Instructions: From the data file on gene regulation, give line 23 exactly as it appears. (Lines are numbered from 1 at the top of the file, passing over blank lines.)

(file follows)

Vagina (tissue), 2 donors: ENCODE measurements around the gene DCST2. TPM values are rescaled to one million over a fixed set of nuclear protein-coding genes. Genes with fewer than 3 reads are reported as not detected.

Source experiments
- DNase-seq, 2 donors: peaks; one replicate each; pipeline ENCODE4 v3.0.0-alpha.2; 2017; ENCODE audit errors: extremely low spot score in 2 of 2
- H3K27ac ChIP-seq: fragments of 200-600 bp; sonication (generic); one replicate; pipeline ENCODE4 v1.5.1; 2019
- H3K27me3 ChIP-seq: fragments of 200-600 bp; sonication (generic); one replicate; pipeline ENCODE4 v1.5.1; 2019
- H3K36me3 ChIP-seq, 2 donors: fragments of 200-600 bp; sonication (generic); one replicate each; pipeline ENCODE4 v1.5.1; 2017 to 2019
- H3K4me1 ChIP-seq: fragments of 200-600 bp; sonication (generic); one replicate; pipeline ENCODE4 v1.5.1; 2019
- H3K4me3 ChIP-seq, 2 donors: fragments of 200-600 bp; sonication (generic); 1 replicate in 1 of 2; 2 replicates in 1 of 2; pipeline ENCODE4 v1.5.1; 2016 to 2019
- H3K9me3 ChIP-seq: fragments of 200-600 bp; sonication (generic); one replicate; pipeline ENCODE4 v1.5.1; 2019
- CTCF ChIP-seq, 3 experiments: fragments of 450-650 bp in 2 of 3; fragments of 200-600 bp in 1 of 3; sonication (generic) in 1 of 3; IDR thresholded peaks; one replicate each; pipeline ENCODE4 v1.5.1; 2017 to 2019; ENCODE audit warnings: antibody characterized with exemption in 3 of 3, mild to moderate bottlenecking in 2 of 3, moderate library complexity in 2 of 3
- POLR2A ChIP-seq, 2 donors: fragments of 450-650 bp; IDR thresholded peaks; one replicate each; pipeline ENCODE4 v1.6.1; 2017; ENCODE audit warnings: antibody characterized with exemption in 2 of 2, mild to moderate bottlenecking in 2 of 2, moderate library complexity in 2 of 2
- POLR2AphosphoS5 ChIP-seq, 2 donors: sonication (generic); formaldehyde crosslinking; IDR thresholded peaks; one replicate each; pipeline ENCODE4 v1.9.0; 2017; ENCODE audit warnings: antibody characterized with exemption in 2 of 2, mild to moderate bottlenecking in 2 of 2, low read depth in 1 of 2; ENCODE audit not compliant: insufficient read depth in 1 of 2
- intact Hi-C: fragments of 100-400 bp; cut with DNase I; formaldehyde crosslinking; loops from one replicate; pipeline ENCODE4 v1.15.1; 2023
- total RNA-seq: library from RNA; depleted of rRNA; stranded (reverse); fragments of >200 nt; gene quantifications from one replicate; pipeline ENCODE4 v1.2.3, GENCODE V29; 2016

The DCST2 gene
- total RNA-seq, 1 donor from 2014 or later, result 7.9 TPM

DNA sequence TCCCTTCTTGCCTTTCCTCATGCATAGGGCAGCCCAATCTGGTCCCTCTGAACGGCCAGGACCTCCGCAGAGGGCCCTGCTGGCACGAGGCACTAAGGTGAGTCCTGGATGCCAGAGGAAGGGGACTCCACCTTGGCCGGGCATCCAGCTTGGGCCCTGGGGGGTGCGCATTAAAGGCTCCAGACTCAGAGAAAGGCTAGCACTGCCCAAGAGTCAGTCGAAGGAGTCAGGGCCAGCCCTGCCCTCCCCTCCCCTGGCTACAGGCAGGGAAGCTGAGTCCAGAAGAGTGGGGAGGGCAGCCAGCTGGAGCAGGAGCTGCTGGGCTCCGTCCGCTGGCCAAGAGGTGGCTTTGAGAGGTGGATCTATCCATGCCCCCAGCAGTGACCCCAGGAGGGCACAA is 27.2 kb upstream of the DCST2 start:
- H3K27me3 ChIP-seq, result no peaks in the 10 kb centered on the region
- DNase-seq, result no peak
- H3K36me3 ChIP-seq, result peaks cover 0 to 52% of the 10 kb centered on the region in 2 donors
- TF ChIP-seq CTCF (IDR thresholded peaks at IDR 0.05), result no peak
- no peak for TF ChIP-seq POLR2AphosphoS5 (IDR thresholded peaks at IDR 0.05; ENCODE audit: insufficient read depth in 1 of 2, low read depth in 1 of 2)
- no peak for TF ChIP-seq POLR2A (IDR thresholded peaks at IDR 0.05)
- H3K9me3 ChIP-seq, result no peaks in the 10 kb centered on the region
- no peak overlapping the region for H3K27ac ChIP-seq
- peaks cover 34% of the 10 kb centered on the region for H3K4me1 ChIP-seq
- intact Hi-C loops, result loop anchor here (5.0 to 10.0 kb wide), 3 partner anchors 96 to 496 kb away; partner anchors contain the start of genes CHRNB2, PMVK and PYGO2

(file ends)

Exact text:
- no peak for TF ChIP-seq POLR2A (IDR thresholded peaks at IDR 0.05)